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Toxic Psychiatry: Why Therapy, Empathy and Love Must Replace the Drugs, Electroshock, and Biochemical Theories of the "New Psychiatry" Paperback


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Toxic Psychiatry: Why Therapy, Empathy and Love Must Replace the Drugs, Electroshock, and Biochemical Theories of the "New Psychiatry" + Your Drug May Be Your Problem, Revised Edition: How and Why to Stop Taking Psychiatric Medications + Anatomy of an Epidemic: Magic Bullets, Psychiatric Drugs, and the Astonishing Rise of Mental Illness in America
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Product Details

  • Paperback: 480 pages
  • Publisher: St. Martin's Griffin; 1 edition (August 15, 1994)
  • Language: English
  • ISBN-10: 0312113668
  • ISBN-13: 978-0312113667
  • Product Dimensions: 9 x 6 x 1.3 inches
  • Shipping Weight: 1.2 pounds (View shipping rates and policies)
  • Average Customer Review: 3.9 out of 5 stars  See all reviews (77 customer reviews)
  • Amazon Best Sellers Rank: #314,588 in Books (See Top 100 in Books)

Editorial Reviews

From Library Journal

Breggin, director of the Center for the Study of Psychiatry and author of Psychi atric Drugs: Hazards to the Brain (Springer Pub., 1983), describes his latest book as "the culmination of a lifetime of scientific, educational, and reform work." Breggin is anything but dispassionate: the "new psychiatry," he claims, is a return to the bad old days when a person enduring a "psychospiritual crisis" (a term Breggin favors over "mental illness") might be sent to a state hospital, where he or she would receive treatment that was degrading and harmful. Nowadays, he says, psychiatrists are in thrall to the pharmaceutical industry; they have lost or never learned the art of the loving, caring, humanistic "talking cure," and are doing more harm than good. Written in an anecdotal style, with case examples, a hefty notes section, and supportive evidence from various sources for his point of view, the book is best suited for the sophisticated general reader. Psychotherapy Book Club selection.
- Marlene Charnizon, formerly with "Library Journal"
Copyright 1991 Reed Business Information, Inc. --This text refers to an out of print or unavailable edition of this title.

From Kirkus Reviews

A psychiatric reformer takes aim and blasts away with both barrels. Breggin (author of the novels The Crazy from the Sane, 1971, and After the Good War, 1972) launches a full-scale attack on the popular view that neuroses and psychoses are diseases with biochemical and genetic causes best treated by drugs--even by electroshock and incarceration. He advocates not pills but psychotherapy, which ideally provides a ``caring, understanding relationship--made safe by professional ethics and restraint.'' Treating mental disorders as chemical imbalances to be corrected primarily by chemical intervention is, he claims, an outrageous hazard to health, damaging the brains of a high percentage of those subjected to it. Breggin notes that the medical training of today's biopsychiatrists ill-equips them for any other approach: They are taught to make diagnoses and prescribe medical treatments; their communication skills are undeveloped, and they know little about the art of listening to patients' problems. Their penchant for prescribing drugs, according to Breggin, is encouraged by a too-cozy relationship between the medical profession and the pharmaceutical industry, which generously funds research into the biochemical and genetic basis of mental disorders, and whose claims for its products are insufficiently scrutinized by either the FDA or the medical profession. Breggin also has harsh words for health insurers that reimburse for drugs and psychiatric hospitalization but not for psychotherapy and social rehabilitation; coming under fire as well are schoolteachers who seek chemical solutions to classroom discipline problems, and parents who are unwilling to accept any blame for the psychological problems of their children. Although Breggin's preference for nonmedical intervention is clear, he remains skeptical about much of what's available today, warning that ``the buyer of psychotherapy must be extremely cautious.'' A one-sided but forceful caveat emptor for anyone seeking mental-health services. -- Copyright ©1991, Kirkus Associates, LP. All rights reserved. --This text refers to an out of print or unavailable edition of this title.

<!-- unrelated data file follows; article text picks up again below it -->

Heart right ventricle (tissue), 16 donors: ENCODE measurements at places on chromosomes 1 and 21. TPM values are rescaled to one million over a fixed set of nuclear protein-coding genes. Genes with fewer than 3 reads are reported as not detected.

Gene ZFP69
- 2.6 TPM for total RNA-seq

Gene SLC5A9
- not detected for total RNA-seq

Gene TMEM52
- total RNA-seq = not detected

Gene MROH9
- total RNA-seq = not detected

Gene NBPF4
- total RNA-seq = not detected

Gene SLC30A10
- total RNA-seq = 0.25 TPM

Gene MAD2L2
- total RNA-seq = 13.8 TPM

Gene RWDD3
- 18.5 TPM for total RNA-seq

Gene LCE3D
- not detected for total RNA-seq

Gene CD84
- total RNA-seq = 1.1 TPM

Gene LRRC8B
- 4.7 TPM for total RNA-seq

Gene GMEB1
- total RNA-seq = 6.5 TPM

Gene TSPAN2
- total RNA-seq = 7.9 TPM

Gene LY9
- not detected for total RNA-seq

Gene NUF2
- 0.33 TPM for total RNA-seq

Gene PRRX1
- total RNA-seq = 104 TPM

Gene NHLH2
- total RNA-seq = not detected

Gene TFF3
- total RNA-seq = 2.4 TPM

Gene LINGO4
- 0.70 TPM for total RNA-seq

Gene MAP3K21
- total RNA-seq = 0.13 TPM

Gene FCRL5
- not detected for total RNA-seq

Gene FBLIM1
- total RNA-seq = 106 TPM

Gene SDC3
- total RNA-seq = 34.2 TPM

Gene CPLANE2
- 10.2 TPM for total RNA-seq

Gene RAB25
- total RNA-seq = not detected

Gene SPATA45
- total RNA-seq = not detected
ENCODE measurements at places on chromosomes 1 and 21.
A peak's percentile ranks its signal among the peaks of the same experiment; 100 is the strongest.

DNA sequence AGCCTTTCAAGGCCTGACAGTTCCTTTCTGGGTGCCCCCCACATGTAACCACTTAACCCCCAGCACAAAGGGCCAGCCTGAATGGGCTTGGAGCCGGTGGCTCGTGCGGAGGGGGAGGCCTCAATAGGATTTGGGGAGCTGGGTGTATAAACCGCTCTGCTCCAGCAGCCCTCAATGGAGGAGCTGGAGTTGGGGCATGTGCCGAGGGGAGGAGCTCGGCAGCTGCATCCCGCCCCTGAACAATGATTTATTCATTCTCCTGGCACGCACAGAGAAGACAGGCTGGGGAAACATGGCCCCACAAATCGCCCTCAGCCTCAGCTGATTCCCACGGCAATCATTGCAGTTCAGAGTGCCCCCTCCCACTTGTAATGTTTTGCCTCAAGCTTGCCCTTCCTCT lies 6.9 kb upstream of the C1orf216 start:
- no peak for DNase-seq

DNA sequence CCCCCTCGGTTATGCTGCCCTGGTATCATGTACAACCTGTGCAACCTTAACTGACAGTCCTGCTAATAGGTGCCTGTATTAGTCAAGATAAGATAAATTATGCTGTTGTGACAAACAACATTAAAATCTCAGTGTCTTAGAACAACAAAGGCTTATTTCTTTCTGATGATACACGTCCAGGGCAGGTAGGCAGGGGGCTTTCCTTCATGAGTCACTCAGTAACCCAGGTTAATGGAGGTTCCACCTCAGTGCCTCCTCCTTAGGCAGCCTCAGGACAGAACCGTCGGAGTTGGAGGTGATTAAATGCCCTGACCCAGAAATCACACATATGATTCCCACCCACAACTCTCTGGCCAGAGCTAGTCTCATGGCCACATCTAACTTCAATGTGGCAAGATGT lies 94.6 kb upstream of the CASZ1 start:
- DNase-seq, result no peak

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Customer Reviews

3.9 out of 5 stars
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Most Helpful Customer Reviews

123 of 140 people found the following review helpful By Philip Reese on August 23, 2004
Format: Paperback
I enjoying reading this book very, very much. It provides vital information which is needed, but most often excluded by psychiatrists, to make any sort of informed decision in reguard to many psychiatric treatments. This book shows the horrors of psychiatry, from a psychiatrist's viewpoint, this in itself makes for very interesting reading. I found the points made to be logical and truth revealing, not candy coated and over-simplified. For a non-medical book, the points are explained in depth and have been researched from many sources, which are conveniently labled and listed in the back of the book.

I gave this book 5 stars, because even though I don't believe it to be perfect in composition or perfect in ideology, it is so dense with material, that it speaks volumes. So It gets 5 stars, imperfect as it is.